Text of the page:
Jerry Strong is the son of a rich businessman, but wants to be a painter. He hires Kay Arnold, a good girl with a bad past, as a model. They fall in love, and plan to get married. But Jerry's parents raise strong objections. Written by
John Oswalt <firstname.lastname@example.org>
According to Frank Capra's autobiographical book, he dismissed using Barbara Stanwyck when their interview went badly. Frank Fay, Stanwyck's husband at the time, called Capra up, furious over Stanwyck's having come home from the interview, crying. Capra blamed Stanwyck, saying she acted like she didn't even want the part. Fay responded, "Frank, she's young, and shy, and she's been kicked around out here. Let me show you a test she made at Warner's." (The test was for "The Noose," a broadway play Stanwyck starred in and also a film made without Stanwyck in 1928 by John Francis Dillon for First National.) Capra was so impressed that he left the screening immediately to get Harry Cohn, who ran Columbia, to sign up Stanwyck as quickly as possible. See more »
Barbara Stanwyck looked sweet and innocent, even though her character is supposed to have been around.
For someone making only her fourth movie, she was a treat to watch, and not just because of her looks. She gave a terrific performance.
Others have criticized Ralph Graves, in his twelfth year of film acting, but I thought he was marvelously realistic, giving a wonderful under-acted performance.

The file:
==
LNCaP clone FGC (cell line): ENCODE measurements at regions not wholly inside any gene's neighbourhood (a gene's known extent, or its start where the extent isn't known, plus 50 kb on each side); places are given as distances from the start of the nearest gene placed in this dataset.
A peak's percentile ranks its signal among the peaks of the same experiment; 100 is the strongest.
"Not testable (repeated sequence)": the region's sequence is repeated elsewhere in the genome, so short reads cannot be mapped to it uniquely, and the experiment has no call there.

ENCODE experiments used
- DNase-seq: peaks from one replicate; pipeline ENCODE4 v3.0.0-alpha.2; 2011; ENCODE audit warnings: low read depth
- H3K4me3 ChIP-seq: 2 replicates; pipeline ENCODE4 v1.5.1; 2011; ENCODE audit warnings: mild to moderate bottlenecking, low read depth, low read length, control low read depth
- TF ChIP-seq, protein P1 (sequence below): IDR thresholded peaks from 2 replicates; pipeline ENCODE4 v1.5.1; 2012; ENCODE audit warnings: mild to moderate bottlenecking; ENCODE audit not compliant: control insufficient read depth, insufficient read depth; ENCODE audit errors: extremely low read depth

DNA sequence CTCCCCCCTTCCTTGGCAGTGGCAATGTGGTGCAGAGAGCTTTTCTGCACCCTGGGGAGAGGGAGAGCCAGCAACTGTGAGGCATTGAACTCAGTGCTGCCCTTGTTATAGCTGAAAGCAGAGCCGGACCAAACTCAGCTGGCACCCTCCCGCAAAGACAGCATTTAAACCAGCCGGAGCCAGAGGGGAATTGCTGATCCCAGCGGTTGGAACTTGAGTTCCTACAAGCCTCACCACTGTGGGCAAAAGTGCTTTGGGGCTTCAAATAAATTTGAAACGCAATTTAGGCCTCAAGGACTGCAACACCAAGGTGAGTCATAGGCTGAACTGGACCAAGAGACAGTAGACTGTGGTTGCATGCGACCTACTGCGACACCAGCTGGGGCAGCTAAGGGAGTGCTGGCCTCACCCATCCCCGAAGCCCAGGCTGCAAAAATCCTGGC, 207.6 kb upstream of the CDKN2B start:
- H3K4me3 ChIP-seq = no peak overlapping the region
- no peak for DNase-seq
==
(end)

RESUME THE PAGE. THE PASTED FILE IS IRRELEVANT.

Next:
Jimmy Cagney said when he, and some others, came to California with their under-acting, they changed Hollywood. Graves might have been just ahead of his time.
Lowell Sherman was surely the pluperfect movie cad. In this film, too, he gave a superb performance.
Marie Prevost, though, stole the show ... well, she at least came in a close second to Stanwyck. Her brash, brassy character was funny, touching, adorable ... even if she wasn't someone a young man might want to bring home to mother.
Again there was a corny, silly telling of the story via a newspaper headline that surely could have been better told some other way; but, over all, this movie is a good story, well told and well acted, and a great look at its time in history.
By the way, a note to Yard Bird: Most likely the reason it was made in silent and sound versions was to be sure every theater could play it. At the time, not all theaters had yet converted to sound.
It was the sound version that played in May of 2009 on Turner Classic Movies. I would guess it is now available for purchase.
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